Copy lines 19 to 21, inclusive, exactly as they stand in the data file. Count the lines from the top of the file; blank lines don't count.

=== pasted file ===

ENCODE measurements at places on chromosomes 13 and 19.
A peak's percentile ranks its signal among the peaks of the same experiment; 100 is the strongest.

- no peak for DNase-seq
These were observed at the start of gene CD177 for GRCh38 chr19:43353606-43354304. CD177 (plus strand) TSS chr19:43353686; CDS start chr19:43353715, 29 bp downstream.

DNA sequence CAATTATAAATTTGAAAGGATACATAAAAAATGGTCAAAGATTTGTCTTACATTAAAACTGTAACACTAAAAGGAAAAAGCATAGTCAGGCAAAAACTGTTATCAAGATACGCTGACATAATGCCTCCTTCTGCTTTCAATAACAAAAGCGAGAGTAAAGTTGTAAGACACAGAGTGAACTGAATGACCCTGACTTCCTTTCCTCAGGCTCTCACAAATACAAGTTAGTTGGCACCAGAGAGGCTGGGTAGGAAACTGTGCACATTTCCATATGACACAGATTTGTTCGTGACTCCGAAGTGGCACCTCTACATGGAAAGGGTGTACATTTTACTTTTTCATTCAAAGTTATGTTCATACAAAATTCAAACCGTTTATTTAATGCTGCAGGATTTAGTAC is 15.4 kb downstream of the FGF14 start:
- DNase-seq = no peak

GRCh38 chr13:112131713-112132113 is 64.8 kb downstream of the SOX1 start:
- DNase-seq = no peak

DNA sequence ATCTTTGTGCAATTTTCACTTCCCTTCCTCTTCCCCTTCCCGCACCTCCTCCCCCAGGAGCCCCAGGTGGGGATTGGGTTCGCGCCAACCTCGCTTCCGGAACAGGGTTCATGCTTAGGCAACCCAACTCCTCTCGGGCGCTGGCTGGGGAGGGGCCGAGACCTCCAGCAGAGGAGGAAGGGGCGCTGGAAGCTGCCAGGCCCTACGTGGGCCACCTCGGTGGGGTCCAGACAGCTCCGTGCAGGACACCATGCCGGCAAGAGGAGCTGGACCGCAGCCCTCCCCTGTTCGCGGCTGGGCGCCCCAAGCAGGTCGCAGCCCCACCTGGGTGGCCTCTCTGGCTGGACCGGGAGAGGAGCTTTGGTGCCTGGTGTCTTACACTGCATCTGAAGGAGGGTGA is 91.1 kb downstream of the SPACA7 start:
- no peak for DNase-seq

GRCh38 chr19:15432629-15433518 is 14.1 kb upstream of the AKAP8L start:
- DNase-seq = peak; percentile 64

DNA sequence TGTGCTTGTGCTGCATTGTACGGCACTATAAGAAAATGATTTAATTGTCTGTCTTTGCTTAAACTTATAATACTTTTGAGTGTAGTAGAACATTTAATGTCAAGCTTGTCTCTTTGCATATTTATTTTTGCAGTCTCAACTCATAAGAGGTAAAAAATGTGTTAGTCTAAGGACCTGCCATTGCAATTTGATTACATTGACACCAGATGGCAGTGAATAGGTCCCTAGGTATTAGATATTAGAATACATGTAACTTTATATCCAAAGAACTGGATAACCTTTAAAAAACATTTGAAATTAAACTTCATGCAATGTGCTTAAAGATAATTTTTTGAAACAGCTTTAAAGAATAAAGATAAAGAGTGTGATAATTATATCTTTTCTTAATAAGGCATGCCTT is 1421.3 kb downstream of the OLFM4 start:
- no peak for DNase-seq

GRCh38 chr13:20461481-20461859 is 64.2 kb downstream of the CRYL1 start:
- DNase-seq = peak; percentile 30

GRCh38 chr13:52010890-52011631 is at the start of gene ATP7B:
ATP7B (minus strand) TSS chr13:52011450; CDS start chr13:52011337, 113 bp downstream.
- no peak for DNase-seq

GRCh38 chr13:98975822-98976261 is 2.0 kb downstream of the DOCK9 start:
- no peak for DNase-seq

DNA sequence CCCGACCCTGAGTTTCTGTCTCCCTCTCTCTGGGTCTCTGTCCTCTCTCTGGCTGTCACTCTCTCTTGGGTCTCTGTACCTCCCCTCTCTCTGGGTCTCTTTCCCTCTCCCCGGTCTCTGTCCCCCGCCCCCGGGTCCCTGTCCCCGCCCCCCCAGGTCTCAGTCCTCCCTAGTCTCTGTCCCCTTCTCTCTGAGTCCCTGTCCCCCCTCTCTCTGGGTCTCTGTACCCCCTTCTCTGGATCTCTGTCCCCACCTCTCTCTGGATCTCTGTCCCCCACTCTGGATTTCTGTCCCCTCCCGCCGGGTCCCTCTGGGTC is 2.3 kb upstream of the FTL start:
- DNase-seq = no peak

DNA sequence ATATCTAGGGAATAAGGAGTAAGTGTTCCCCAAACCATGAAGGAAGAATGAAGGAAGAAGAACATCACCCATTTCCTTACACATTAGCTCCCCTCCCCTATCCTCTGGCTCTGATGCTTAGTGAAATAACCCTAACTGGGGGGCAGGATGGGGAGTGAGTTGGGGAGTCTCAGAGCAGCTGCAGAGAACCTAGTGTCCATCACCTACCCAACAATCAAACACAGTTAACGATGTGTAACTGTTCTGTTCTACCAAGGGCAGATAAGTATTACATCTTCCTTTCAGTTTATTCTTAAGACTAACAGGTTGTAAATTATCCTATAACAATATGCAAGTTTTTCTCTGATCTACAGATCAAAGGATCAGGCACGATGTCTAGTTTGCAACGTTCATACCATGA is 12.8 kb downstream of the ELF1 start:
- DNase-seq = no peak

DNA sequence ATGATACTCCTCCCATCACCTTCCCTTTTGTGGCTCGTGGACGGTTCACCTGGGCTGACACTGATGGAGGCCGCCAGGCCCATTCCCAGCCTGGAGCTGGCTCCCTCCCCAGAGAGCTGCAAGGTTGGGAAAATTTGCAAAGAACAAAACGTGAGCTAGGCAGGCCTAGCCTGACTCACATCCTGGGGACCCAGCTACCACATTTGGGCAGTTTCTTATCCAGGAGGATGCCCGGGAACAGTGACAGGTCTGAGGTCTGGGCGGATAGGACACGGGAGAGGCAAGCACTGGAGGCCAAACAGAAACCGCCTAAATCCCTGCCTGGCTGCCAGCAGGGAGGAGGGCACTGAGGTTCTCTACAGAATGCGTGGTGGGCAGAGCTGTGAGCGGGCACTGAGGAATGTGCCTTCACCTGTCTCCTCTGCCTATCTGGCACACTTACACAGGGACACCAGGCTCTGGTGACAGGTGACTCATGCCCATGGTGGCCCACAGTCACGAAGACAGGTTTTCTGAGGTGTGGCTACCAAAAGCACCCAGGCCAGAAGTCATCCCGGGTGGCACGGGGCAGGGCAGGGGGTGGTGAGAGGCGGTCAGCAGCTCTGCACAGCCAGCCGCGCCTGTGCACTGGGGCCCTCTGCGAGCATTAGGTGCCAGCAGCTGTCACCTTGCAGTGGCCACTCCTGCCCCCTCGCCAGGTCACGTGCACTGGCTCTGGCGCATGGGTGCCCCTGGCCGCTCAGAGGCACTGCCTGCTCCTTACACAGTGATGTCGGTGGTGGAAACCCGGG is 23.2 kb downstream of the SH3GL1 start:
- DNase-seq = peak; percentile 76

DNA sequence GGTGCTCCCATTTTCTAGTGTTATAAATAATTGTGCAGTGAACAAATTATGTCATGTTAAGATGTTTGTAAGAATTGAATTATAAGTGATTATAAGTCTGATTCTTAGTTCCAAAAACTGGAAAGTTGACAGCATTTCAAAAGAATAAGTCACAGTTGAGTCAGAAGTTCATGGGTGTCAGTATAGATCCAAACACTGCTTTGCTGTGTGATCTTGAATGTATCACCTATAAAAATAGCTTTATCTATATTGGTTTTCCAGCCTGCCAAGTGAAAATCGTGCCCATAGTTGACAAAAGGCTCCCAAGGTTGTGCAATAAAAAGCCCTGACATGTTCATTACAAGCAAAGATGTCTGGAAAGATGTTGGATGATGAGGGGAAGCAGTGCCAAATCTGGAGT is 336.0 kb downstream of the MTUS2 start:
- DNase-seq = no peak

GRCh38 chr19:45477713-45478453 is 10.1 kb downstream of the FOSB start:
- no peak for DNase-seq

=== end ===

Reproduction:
- no peak for DNase-seq

GRCh38 chr13:98975822-98976261 is 2.0 kb downstream of the DOCK9 start:
- no peak for DNase-seq